There’s a lot of debate concerning the best and most cost-efficient channels for acquiring new customers. Which channels have worked best for Magic Spoon?

Most of them are fairly similar to other direct to consumer companies. Increasingly podcasts have been an amazing acquisition channel for us. That includes some small podcasts but also some bigger ones like Pod Save America and Joe Rogan. 

We do a bit of influencer marketing as well. That’s one channel where our approach is a little bit different from most brands. We typically don’t pay influencers, at least not up front. Instead, we send boxes of cereal out to influencers of various sizes and it’s a product with so much appeal we get a uniquely high response rate with that strategy. From most other companies I’ve talked to, they’ll ask an influencer if they want to be sent a product, and depending on the size of the influencer they may be a little bit iffy or they’re not sure. For us, whenever we ask someone if we can send them some tasty cereal, nobody says no. 

We also have a lot of influencers who are investors in the business. The first round of financing we did, pre-launch, about half of that round was through health and wellness influencers all writing small checks for the business. They were people who loved the idea, loved the brand, loved the initial product samples, and wanted to get behind it in a really meaningful, authentic way. Then when we launched, we had a bunch of influencers of various sizes who spoke about the launch of Magic Spoon with amazing captions about how it was the first time they’d had cereal in a decade and they feel so good about it. That really propelled us to a different level. 

You’re celebrating your brand’s first birthday in a strange time, to put it lightly. What changes have you noticed in your customers’ behavior due to COVID-19?

We’ve seen a pretty sustained increase in demand over the past couple of weeks, and that’s been from either new customers that are finding us for the first time, or perhaps known of us for a long time but hadn’t yet pulled the trigger. But we’re also seeing an increase in demand from existing customers who are buying more of our product for a number of reasons.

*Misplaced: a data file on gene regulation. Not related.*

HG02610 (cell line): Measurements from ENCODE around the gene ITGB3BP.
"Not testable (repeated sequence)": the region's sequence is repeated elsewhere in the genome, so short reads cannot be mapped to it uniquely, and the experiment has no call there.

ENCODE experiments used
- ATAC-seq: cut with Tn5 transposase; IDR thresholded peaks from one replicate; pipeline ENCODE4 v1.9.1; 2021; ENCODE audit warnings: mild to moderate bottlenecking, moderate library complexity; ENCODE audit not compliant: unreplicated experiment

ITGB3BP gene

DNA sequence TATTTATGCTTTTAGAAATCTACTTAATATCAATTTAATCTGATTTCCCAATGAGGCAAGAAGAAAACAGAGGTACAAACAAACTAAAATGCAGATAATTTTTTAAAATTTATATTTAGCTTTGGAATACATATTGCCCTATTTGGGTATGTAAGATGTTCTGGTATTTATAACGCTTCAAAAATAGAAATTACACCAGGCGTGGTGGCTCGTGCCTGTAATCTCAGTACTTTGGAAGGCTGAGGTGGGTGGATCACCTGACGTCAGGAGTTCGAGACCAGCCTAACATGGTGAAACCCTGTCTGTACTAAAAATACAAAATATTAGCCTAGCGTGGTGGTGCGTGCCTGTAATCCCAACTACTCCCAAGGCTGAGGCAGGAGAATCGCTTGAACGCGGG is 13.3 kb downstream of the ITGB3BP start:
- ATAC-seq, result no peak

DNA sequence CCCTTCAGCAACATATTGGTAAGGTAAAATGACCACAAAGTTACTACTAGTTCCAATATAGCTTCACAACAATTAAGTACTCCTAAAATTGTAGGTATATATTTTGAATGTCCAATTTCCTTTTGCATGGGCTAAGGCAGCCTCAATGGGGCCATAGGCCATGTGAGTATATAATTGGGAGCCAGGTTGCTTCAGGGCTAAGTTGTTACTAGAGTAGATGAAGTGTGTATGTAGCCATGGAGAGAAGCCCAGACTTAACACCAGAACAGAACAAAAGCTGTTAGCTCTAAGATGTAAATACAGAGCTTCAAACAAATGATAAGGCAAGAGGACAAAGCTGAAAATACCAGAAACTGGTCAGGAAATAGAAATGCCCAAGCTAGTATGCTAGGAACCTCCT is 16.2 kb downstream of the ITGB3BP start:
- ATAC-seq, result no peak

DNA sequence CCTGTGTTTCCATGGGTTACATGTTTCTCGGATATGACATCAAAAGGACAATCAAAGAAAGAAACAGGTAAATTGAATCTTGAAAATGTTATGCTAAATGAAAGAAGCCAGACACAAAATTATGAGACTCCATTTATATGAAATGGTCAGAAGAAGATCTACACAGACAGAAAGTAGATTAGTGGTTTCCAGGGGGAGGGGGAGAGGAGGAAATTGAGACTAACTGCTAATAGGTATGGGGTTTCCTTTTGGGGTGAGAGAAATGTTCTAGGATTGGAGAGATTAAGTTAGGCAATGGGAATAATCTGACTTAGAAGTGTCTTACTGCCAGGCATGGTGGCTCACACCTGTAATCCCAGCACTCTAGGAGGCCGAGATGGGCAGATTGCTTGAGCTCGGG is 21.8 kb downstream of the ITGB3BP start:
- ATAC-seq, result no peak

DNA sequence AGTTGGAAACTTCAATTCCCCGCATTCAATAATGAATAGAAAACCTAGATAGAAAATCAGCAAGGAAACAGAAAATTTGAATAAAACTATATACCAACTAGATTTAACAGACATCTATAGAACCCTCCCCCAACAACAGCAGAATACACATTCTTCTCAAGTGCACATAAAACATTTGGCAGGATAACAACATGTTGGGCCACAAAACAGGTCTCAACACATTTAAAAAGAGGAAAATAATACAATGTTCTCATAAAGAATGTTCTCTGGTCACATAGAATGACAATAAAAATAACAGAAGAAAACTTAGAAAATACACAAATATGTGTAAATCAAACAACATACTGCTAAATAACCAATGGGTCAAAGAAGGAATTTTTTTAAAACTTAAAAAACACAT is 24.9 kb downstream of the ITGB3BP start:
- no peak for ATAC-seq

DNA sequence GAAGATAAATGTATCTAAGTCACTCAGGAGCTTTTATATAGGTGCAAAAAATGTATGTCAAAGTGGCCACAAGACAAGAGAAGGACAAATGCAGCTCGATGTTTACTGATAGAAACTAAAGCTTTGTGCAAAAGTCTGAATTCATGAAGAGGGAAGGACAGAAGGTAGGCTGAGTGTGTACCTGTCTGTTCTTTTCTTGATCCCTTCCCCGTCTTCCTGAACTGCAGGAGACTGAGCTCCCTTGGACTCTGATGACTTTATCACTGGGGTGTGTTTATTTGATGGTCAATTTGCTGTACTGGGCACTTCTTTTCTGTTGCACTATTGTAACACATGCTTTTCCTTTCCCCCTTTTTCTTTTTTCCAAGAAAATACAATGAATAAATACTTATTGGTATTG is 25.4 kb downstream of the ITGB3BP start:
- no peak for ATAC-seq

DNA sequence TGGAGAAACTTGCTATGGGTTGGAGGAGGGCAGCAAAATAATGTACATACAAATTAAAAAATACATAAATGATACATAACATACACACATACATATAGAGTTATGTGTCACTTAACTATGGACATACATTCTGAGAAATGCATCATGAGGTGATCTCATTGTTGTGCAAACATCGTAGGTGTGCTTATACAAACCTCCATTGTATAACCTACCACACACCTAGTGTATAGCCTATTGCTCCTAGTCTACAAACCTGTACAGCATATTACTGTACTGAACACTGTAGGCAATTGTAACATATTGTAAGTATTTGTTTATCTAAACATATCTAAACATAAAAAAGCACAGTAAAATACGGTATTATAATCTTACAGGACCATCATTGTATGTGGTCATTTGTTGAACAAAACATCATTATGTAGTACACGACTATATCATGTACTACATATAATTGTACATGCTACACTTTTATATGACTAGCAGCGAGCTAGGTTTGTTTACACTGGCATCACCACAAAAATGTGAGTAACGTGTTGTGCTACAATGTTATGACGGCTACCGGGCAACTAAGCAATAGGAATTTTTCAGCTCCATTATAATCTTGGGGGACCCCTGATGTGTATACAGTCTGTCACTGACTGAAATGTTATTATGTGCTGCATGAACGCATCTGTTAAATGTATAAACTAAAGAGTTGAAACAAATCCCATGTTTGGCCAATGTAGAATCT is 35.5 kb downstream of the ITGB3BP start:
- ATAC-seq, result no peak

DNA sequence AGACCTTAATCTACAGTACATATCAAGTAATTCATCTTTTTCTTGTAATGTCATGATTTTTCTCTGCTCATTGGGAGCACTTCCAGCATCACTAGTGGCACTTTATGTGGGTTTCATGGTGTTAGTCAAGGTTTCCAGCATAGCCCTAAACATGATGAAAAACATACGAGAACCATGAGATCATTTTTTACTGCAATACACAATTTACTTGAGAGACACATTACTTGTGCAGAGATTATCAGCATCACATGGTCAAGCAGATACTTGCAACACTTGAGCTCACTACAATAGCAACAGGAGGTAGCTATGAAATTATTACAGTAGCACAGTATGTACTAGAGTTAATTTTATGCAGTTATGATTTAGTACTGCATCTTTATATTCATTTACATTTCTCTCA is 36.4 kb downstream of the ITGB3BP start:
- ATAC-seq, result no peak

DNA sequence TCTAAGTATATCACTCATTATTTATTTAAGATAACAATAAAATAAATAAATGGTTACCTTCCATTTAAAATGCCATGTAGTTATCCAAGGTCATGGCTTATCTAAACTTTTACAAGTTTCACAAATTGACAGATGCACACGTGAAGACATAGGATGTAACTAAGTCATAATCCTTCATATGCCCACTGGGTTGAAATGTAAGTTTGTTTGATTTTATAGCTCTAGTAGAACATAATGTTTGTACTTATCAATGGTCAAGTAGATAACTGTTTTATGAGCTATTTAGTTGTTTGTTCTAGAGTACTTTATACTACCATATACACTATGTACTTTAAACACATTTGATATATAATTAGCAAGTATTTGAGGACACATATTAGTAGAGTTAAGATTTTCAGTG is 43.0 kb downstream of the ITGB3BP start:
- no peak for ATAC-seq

It’s been amazing to see, but of course we want to be cautious around the fact that so many businesses are having a really hard time right now. For us, seeing people write in constantly about how much of an impact Magic Spoon has on their day during this difficult time is really amazing for all of us to see. 

It must help that you’re selling an essential product online during a time when online grocery demand overall is growing. Do you expect customers to stick with online grocery services following the pandemic’s end—and do you think more single product grocery brands like Magic Spoon will emerge?

I think everything for online grocery to take off was already in place. Certainly not all customers are going to continue to purchase food in the future the way they are now, but I think a large part of [ordering online] will stick. 

At this time, I don’t think it’s necessarily true that there will emerge more single product brands that are selling online, at least in the very near term. That’s just given how long it takes to develop products and launch a company. Especially right now, you can’t really do the food science and testing required to create a new product with social distancing and not being able to access a lab and test kitchens and various other places. Looking further into the future, I could see there being more brands eventually, in this category at least.